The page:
The central claim of the book is thus ontological, with the Nietzschean theme of the death of God not mentioned merely to establish a contextual and/or epochal connection with the appearance of the photographic image in modern culture, but in order to define the ontological transformation that manifests itself in and through the visuality of the photographic medium. This transformation, understood in its ontological dimension, is not limited to the photographic medium or to the question of what an image is, but more radically concerns the experience of seeing, the visibility of world, the meaning of existence. Kenaan is certainly not the first to draw particular attention to the transformation of the image experience and of visual perception through the invention of the photograph, but his departure point of the Nietzschean theme of the death of God within the framework of a Heideggerian understanding of ontology creates a new, intriguing perspective. How is this theme at work in Kenaan’s approach to photography?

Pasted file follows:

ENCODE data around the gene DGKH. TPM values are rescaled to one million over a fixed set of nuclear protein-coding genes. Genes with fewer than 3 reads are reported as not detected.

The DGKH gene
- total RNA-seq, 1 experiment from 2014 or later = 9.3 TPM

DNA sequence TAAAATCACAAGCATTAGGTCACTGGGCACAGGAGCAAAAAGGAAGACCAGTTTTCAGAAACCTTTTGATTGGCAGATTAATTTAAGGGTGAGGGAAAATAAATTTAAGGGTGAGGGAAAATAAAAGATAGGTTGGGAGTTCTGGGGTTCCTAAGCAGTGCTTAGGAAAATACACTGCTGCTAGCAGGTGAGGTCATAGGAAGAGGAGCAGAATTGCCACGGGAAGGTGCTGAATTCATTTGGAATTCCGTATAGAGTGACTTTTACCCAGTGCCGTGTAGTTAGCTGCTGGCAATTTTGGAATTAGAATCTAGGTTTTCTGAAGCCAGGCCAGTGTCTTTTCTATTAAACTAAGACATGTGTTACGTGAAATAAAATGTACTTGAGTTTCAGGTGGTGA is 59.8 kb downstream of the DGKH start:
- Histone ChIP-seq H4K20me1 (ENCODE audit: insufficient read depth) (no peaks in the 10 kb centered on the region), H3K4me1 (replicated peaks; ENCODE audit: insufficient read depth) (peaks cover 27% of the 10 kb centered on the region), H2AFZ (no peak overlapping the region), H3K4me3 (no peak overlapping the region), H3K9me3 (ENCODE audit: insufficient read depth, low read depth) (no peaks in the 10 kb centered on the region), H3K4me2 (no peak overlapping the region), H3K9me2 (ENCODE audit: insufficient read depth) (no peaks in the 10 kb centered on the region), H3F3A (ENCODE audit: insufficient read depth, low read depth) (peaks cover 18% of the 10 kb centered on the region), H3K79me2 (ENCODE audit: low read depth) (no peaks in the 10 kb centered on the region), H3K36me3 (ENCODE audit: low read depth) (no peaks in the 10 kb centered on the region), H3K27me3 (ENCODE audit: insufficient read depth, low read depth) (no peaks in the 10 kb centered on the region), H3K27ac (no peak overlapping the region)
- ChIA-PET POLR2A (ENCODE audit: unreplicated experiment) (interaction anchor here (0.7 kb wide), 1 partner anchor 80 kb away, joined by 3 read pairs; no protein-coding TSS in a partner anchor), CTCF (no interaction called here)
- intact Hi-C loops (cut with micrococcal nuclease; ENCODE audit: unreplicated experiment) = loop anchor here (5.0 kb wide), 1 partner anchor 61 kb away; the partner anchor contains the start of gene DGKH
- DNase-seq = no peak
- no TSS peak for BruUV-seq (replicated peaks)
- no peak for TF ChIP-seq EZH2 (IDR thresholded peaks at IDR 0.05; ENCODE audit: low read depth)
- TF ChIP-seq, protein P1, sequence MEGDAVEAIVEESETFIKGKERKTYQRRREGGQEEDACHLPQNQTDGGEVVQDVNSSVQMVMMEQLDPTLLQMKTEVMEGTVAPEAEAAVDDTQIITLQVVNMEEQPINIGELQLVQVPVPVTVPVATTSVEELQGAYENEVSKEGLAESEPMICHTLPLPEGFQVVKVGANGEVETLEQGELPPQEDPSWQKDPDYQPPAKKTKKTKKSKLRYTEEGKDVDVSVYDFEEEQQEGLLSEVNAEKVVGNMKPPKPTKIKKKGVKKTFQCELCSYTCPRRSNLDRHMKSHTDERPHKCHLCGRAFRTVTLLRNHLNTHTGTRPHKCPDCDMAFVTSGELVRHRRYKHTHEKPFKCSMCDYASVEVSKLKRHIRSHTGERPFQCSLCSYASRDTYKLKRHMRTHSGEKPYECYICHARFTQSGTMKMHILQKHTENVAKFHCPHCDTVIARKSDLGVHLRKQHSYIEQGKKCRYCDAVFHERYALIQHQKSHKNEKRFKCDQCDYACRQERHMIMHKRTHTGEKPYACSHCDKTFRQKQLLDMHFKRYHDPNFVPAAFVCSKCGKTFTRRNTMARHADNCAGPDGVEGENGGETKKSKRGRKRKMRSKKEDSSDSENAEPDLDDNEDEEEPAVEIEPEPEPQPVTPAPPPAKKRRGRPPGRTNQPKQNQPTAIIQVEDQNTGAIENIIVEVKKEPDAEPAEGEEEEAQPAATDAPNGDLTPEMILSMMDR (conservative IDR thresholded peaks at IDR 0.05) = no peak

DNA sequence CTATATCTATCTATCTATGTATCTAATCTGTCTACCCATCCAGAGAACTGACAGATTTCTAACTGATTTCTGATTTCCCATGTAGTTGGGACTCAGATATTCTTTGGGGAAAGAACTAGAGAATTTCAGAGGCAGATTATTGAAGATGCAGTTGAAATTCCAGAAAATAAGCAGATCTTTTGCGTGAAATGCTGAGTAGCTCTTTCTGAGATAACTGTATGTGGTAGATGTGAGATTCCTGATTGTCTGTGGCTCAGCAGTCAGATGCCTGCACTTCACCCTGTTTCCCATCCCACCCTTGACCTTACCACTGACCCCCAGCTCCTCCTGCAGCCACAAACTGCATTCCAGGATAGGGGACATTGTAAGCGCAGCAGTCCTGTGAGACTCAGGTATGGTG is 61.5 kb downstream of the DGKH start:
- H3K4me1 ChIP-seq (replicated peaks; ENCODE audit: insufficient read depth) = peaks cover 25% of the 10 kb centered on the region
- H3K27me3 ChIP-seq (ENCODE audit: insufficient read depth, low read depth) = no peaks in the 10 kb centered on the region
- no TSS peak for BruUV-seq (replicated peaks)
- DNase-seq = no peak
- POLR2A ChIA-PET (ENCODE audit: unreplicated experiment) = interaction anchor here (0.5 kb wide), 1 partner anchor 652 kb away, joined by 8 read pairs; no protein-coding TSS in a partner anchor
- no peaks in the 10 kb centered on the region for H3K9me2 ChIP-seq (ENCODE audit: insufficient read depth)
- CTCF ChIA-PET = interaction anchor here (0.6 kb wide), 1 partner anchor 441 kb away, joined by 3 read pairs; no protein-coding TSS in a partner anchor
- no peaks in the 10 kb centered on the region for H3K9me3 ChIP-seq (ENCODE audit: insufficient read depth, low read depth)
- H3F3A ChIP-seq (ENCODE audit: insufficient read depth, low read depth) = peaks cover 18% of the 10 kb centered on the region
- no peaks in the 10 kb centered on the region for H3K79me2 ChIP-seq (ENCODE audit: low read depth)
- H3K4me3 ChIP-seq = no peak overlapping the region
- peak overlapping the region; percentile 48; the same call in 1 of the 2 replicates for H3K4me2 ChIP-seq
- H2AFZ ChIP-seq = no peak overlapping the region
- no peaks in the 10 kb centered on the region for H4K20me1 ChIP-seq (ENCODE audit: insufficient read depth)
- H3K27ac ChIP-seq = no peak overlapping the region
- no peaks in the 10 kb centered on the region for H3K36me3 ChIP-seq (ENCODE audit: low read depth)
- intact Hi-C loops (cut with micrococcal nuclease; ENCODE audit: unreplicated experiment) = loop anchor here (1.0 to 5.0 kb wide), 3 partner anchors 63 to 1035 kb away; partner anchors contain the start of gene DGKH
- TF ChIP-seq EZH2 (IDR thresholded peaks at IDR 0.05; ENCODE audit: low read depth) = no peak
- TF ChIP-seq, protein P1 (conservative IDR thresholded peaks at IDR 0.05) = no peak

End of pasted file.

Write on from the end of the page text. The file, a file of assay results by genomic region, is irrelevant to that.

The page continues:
In fact, the theme of the death of God brings together different lines of argumentation and it is the combination and consequent elaboration of these lines that constitutes the book’s originality, as well as its complexity. The first – and most familiar – of these argumentative threads consists in pointing to a reversal of Platonism with regard to the image experience. Here, Kenaan joins “an anti-Platonic approach” characteristic of theories of the image in the late 20th century. This approach no longer takes the image to be a copy or a representation but “is aware of the need to articulate a modality of presence that belongs to images qua images (and not as objects or functions)” (102). Maurice Merleau-Ponty already announced this new direction of thought in Eye and Mind when he wrote: “The word ‘image’ is in bad repute because we have thoughtlessly believed that a drawing was a tracing, a copy, a second thing.”[2] However, considering the reversal of Platonism as an intrinsic condition of the invention of the photographic image, Kenaan not only dates the event of this reversal more than a hundred years earlier (even prior to Nietzsche’s birth), disconnecting it from the debate about the developments of modernism in painting, but also points to a naturalistic basis and proposes a new, more precise interpretation of the reversal of Platonism with regard to the image experience. The invention of photography presupposes that the appearance of the image is no longer related to the divine or to the ideal forms, as is the case in Platonism, but to the mere physical laws of (breaking) light rays and (fixing) shadows. It is the possibility of seeing in mechanically fixed shadows the appearance of an image which defines the reversal of Platonism. In photography, the relation between image and shadow is reversed and this reversal implies a completely different ontological understanding of what a shadow and an image are.